The Verification Requirement

In cases where authentication cannot be determined using a password-protected account, the final regulations require you to verify to a higher degree of certainty before addressing a request to access particular types of personal information or deletion of sensitive data. 

On the other hand, if you receive a right-to-know request for categories of information collected or deletion of less-sensitive data, you need to verify the requestor to a reasonable degree of certainty. 

In case you fail to authenticate the request for specific pieces of information, you need to determine if you have met the lower standard of verification, which is the ‘reasonable degree of certainty.’

If the requester satisfies this requirement, you can respond by only disclosing the categories of information collected and not the specific pieces of information requested. 

Nonetheless, the regulations outline the examples of the kinds of information that you should subject to higher verification standards before you address a request to delete. 

10-day Response Requirement

According to the final CCPA proposed regulations, you will be required to provide particular disclosures in the first acknowledgment that confirms the receipt of a consumer’s request to access or delete.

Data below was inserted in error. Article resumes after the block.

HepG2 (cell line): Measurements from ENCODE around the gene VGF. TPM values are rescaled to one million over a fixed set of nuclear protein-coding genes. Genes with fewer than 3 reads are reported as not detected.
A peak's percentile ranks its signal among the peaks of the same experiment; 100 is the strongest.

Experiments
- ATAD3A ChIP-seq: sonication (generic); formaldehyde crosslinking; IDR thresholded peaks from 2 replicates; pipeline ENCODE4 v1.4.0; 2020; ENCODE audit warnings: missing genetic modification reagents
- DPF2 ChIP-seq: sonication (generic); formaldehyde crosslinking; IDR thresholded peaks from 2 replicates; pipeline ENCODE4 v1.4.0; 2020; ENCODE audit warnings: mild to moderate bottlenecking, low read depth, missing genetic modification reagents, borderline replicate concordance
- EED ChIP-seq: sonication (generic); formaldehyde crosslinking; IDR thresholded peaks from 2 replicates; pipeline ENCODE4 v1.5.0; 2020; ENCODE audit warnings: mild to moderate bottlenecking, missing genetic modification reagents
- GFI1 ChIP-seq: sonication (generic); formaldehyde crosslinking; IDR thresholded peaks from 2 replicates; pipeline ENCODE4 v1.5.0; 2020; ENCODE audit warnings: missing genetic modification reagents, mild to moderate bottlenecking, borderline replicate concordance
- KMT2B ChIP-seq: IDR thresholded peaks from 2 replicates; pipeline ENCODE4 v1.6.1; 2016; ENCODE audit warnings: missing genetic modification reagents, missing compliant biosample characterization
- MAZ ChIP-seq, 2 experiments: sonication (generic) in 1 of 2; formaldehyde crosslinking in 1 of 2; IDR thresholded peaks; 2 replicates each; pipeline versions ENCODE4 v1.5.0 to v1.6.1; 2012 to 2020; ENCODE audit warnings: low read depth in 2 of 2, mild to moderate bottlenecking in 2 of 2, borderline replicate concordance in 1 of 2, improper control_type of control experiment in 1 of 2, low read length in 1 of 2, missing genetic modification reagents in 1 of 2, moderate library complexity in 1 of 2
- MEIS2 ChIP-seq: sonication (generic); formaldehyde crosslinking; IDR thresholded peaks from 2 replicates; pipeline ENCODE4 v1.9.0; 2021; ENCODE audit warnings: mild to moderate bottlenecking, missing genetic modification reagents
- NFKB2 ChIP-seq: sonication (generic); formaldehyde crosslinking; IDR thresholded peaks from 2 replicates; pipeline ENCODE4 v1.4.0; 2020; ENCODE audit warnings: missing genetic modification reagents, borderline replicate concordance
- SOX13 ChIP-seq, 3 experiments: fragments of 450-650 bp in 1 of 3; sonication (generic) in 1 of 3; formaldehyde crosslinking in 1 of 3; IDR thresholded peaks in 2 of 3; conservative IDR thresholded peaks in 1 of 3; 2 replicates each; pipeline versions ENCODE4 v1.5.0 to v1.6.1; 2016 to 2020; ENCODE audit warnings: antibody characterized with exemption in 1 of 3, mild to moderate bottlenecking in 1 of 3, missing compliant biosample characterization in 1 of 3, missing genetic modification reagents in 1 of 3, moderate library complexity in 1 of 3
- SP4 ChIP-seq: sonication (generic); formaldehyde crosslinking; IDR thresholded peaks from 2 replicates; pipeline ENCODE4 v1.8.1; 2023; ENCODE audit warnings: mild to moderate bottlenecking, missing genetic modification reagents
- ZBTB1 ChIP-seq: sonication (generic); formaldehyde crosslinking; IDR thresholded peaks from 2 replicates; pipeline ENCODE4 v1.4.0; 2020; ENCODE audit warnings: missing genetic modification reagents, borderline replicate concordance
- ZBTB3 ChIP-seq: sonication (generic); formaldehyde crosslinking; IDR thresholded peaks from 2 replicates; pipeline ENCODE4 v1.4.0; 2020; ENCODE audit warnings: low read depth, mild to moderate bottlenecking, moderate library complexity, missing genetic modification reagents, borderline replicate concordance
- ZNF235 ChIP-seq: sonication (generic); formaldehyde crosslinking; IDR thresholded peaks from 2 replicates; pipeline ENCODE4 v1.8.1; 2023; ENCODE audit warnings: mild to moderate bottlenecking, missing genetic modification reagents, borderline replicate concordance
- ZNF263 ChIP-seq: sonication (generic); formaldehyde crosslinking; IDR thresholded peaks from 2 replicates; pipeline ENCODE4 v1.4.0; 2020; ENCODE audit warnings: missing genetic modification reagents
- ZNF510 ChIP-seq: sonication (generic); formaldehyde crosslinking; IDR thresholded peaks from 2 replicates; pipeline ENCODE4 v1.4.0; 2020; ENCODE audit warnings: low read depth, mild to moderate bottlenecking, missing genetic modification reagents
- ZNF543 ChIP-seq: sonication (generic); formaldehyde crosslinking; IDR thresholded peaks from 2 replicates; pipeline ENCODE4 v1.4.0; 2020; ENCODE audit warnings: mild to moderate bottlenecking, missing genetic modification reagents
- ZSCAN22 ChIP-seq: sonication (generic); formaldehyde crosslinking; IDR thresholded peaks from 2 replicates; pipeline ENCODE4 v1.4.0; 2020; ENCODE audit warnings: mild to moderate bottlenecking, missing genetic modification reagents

You must provide these disclosures within 10 days of receiving these kinds of requests. 

Standardized Opt-Out Button Design

The final regulations do not propose a new design for the opt-out button. If you sell consumer data, you need to have a link labeled ‘Do Not Sell My Info’ on your homepage that sends users to a webpage that allows them to opt-out. 

Inability to Verify

In case you deny a deletion request from a consumer due to the inability to verify their identity, your business is required to give the user the choice to exercise his/her right to opt-out. 

On the other hand, if you cannot verify a user who submitted a right-to-know request for categories of information gathered, you should, at least, provide a link that leads him/her to your privacy policy.